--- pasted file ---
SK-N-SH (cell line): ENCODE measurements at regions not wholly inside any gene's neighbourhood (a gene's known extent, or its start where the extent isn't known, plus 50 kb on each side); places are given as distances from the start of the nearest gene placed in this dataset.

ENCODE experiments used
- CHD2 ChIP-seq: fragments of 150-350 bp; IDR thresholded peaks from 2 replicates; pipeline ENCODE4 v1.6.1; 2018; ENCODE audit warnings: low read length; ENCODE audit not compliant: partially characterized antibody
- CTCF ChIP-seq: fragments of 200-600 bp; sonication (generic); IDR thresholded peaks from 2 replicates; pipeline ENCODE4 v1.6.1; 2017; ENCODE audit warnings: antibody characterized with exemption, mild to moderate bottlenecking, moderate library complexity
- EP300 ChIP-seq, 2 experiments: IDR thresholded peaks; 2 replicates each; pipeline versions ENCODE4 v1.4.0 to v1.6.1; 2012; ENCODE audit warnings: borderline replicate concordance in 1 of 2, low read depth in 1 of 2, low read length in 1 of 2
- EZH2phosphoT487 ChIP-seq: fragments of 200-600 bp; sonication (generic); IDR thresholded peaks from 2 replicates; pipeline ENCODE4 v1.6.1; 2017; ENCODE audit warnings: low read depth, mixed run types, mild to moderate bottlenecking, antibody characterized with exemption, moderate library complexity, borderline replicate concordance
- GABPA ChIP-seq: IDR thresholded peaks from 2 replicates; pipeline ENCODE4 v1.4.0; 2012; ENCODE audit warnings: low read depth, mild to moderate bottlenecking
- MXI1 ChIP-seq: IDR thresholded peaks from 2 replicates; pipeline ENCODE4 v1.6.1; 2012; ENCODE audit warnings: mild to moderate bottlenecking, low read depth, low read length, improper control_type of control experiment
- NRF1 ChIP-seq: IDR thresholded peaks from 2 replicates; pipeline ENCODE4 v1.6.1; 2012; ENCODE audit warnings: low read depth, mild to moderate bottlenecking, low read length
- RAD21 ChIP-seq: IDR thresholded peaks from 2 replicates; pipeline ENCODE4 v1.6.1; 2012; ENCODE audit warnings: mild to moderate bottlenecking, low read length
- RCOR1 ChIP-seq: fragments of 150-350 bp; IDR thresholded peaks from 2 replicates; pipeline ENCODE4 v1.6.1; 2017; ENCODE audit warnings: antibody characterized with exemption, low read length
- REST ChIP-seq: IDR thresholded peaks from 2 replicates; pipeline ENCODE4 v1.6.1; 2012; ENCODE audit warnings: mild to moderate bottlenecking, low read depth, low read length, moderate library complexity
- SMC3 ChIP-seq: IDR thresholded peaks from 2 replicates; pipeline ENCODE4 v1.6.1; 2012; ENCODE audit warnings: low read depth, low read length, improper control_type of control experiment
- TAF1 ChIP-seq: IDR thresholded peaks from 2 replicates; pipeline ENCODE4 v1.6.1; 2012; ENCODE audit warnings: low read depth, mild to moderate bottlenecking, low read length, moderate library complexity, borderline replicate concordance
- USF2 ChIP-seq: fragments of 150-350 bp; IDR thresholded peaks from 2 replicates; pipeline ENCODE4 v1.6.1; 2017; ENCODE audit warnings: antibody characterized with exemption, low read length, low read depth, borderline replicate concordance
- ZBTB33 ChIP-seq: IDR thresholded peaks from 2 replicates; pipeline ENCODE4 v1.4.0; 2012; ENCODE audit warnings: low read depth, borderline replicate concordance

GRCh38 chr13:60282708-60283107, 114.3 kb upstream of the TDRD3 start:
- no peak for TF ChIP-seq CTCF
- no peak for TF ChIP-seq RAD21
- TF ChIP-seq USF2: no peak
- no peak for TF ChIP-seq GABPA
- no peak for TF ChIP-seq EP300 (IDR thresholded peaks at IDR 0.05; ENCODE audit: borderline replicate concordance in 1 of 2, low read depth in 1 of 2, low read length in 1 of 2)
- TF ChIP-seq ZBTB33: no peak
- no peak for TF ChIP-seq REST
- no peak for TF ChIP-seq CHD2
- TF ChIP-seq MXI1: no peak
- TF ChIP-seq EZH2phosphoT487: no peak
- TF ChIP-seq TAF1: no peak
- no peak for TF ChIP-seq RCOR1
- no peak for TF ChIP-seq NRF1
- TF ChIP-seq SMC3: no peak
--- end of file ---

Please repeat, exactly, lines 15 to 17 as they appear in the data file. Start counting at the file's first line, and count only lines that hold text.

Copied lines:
- USF2 ChIP-seq: fragments of 150-350 bp; IDR thresholded peaks from 2 replicates; pipeline ENCODE4 v1.6.1; 2017; ENCODE audit warnings: antibody characterized with exemption, low read length, low read depth, borderline replicate concordance
- ZBTB33 ChIP-seq: IDR thresholded peaks from 2 replicates; pipeline ENCODE4 v1.4.0; 2012; ENCODE audit warnings: low read depth, borderline replicate concordance

GRCh38 chr13:60282708-60283107, 114.3 kb upstream of the TDRD3 start: